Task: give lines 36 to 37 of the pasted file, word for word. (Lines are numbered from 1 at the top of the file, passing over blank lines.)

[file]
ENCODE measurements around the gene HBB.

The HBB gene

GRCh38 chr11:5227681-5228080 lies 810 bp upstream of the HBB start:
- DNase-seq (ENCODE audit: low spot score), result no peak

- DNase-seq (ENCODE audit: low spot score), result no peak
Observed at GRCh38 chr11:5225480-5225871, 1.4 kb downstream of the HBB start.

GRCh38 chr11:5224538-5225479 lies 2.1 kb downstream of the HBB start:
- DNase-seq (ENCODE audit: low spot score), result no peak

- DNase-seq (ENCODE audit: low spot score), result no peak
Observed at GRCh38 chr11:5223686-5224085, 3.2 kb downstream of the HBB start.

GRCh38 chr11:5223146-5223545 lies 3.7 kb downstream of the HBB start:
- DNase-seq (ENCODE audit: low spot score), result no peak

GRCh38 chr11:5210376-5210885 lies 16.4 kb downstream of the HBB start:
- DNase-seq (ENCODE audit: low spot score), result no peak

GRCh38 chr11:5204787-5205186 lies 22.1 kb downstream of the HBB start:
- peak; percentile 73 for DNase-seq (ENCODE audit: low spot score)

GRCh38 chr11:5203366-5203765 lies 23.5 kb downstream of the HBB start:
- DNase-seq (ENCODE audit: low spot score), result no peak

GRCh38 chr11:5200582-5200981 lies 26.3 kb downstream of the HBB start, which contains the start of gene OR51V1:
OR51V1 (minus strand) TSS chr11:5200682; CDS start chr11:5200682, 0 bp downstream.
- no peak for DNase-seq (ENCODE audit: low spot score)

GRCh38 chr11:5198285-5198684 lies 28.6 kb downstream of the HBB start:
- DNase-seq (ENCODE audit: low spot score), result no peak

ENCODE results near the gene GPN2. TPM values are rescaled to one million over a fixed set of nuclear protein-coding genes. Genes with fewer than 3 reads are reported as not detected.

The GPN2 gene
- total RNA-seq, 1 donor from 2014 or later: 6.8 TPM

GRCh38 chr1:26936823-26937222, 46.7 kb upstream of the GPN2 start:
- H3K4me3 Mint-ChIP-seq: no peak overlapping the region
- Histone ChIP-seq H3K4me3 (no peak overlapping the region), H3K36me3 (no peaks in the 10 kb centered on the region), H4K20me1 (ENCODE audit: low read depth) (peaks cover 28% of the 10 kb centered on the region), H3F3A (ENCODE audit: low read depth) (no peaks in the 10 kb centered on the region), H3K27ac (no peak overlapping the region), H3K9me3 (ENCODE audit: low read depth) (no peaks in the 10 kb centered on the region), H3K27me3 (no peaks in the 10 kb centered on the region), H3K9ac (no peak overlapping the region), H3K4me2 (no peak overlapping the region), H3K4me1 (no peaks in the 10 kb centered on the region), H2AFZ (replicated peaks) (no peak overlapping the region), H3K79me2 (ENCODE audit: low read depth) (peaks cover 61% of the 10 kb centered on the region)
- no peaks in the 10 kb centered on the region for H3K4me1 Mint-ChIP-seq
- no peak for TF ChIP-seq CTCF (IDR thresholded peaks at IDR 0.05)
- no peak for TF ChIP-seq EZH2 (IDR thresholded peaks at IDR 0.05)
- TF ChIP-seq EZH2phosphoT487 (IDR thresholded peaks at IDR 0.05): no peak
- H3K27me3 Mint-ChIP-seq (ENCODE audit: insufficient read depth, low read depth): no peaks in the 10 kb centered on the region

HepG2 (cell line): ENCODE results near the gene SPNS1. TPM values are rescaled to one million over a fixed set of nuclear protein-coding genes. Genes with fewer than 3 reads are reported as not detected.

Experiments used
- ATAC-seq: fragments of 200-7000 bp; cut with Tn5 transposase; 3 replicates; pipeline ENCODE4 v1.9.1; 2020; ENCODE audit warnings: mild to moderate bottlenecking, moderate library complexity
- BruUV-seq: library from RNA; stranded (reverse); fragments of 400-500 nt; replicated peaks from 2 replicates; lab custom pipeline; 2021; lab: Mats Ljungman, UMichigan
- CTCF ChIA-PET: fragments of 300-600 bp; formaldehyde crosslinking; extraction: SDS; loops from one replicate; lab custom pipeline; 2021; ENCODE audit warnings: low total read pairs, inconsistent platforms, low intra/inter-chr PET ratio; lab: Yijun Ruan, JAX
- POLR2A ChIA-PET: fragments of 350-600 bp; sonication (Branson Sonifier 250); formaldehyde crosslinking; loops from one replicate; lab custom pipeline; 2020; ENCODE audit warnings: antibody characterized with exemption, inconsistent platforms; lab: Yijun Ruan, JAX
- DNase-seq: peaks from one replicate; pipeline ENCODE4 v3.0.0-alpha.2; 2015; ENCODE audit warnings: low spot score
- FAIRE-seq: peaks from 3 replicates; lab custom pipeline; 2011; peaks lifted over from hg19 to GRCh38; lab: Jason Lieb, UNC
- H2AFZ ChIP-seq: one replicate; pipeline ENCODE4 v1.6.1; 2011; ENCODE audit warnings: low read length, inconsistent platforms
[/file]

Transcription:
Experiments used
- ATAC-seq: fragments of 200-7000 bp; cut with Tn5 transposase; 3 replicates; pipeline ENCODE4 v1.9.1; 2020; ENCODE audit warnings: mild to moderate bottlenecking, moderate library complexity